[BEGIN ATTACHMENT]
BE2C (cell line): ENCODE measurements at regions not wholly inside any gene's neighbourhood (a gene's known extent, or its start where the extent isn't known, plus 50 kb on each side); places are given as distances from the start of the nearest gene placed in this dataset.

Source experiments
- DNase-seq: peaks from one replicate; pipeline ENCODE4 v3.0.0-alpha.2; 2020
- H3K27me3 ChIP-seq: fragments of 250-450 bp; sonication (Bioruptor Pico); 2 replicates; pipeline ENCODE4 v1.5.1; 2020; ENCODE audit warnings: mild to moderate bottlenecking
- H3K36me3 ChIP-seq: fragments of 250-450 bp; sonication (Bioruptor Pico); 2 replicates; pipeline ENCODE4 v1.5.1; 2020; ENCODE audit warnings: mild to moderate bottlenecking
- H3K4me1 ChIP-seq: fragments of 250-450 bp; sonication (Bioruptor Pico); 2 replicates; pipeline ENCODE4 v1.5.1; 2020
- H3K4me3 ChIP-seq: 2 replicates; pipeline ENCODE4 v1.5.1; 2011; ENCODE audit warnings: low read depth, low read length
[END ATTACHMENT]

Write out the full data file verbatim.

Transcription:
BE2C (cell line): ENCODE measurements at regions not wholly inside any gene's neighbourhood (a gene's known extent, or its start where the extent isn't known, plus 50 kb on each side); places are given as distances from the start of the nearest gene placed in this dataset.

Source experiments
- DNase-seq: peaks from one replicate; pipeline ENCODE4 v3.0.0-alpha.2; 2020
- H3K27me3 ChIP-seq: fragments of 250-450 bp; sonication (Bioruptor Pico); 2 replicates; pipeline ENCODE4 v1.5.1; 2020; ENCODE audit warnings: mild to moderate bottlenecking
- H3K36me3 ChIP-seq: fragments of 250-450 bp; sonication (Bioruptor Pico); 2 replicates; pipeline ENCODE4 v1.5.1; 2020; ENCODE audit warnings: mild to moderate bottlenecking
- H3K4me1 ChIP-seq: fragments of 250-450 bp; sonication (Bioruptor Pico); 2 replicates; pipeline ENCODE4 v1.5.1; 2020
- H3K4me3 ChIP-seq: 2 replicates; pipeline ENCODE4 v1.5.1; 2011; ENCODE audit warnings: low read depth, low read length